Blog post

The future of HR: human or robot?

Hans Janse
Hans Janse 04 May 2018

Things are changing really fast, and the HR sector is no exception. If you’re up for it, why not join us and jump aboard the express train to the future? I’m Hans Janse, head of innovation and market analysis at Raet. Using this series of blogs to forecast the shape of things to come, I’ll be making some general predictions about HR in 2020. What sort of challenges will organisations be facing, and how will they adapt? Where will the current trends lead, and how can we prepare for these scenarios? In this blog, the latest in the series, I’ll be exploring the future of work. The hot issues here are developments in the fields of artificial intelligence (AI) and robotisation. How are these going to impact HR?

Artificial intelligence and robotisation – the media are having a field day! For many people, such talk conjures up images of futuristic robots, but nothing could be less true. The technology has already found its way into today’s products and services, and we didn’t even notice! Take Apple’s ‘Siri’, for example. If you ask Siri about the journey time from Amsterdam to Eindhoven, it will link updated travel data to your question and immediately inform you that the trip currently takes 1 hour 45 minutes. 

Here to stay

AI and robotisation are also triggering changes in the workplace. Indeed, these trends are absolutely going to impact the job market. This technology can be used to automate complex human activities. A range of devices running smart software can now take independent decisions based on their responses to data or stimuli from the surroundings. These devices can sense, learn, plan and solve problems. They are replacing human labour. The ballooning scale of AI and robotisation is expected to impact everyone in the organisation. Sooner or later, any human work that can be carried out by robots will disappear from the job market. Some studies suggest that forty percent of today’s jobs will have been taken over by robots by 2025. Some may find this threatening; after all, this technology is here to stay. But do we really need to panic? No, not in my opinion.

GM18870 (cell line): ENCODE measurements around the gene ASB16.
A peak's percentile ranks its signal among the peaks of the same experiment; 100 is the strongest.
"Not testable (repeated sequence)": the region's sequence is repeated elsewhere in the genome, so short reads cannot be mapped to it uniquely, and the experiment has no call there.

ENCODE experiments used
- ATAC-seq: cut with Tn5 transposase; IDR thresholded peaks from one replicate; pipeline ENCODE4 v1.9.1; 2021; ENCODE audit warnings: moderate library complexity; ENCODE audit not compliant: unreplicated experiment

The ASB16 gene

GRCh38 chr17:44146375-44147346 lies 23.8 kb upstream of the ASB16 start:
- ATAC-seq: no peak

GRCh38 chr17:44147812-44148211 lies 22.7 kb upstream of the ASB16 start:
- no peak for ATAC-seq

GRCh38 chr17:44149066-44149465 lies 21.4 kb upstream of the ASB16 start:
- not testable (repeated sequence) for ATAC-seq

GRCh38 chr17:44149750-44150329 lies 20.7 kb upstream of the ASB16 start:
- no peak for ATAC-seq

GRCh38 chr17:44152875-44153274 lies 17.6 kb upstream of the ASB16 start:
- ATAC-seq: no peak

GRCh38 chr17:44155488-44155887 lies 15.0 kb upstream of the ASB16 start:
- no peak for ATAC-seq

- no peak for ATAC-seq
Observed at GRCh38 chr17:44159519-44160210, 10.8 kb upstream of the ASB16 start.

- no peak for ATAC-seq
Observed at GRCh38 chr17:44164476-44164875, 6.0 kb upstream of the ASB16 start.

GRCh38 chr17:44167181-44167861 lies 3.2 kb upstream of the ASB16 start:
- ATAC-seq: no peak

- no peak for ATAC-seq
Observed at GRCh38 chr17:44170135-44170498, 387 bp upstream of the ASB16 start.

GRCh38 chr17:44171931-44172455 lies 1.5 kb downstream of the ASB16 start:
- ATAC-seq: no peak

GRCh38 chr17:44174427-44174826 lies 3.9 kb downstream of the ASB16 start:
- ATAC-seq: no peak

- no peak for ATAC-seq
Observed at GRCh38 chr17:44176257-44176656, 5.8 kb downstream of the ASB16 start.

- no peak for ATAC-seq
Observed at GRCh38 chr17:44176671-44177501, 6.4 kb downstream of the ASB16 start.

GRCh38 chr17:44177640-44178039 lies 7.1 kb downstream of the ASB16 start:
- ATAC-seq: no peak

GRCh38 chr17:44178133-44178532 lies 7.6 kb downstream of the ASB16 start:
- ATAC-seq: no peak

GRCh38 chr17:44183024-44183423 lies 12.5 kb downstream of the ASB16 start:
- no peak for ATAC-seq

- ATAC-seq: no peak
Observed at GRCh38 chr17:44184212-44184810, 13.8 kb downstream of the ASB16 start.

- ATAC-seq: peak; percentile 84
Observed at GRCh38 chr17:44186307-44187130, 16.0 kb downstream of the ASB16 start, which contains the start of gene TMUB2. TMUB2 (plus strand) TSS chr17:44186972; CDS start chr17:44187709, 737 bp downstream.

Our jobs have always been evolving and changing. Don’t forget that, in the Middle Ages, monks wrote books by hand. The arrival of the printing press changed all that, enabling the monks to focus on other duties. The same sort of thing is happening now. Yes, AI and robots are taking over some of our tasks but, at the same time, this process is generating plenty of new opportunities for us. So there’s no doubt about it: jobs will definitely disappear. In fact, this has been happening for some time now, to jobs involving repetitive and predictable work. Many believe robots will be flooding into more complex professions, too, in the future. The future of recruitment is a hot topic in the media, because robots make decisions more quickly and precisely than people. This demands a review of labour, so it is certainly a key theme in the field of HR. 

The role of HR

Amid fiery debates about the impact of robotisation, the HR sector seems determined to remain aloof. Such an attitude is completely unjustified. More than most other professions, HR really needs to explore the future of work. Our workforce will soon be a mixed bag of people and robots. This immediately raises questions like: What can HR do to prepare organisations for this new reality? In terms of competencies, how will this affect people in organisations? Will there actually be anything left for people to do? And in tomorrow’s world, who will the robots report to within their organisations? Will some people have robots as managers, and what are the legal ramifications?

Turning to HR departments themselves, will the administrative side of HR soon be fully digitised? Chatbots will be dealing with employees’ questions, while they process leave requests and sick reports. Automatic data analysis will be used to verify proposed salaries. In the area of recruitment, AI will analyse thousands of profiles per day, producing more reliable results than any human could. HR must master these technologies if it is to play a meaningful part in these developments and shape its vision of the future of work (including the future of HR itself). 

When a door closes, a window opens

Some people fear there will soon be no more jobs left. Could they be right? I don’t think so. In the past, successive waves of technology caused some professions to change and others to disappear. Yet these events have since created more jobs (especially new ones) than they destroyed.

However, it is vital for HR to get involved rather than just watching from the sidelines. In fact, HR can be a force for good, by exploring the ways in which technological change is driving the evolution of work. So I’d like to ask all employees, managers, board members and HR staff the following question: Are you content to be overtaken by events? Or are you, like everyone else, planning to ride the waves of AI and robotisation?

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Hans Janse

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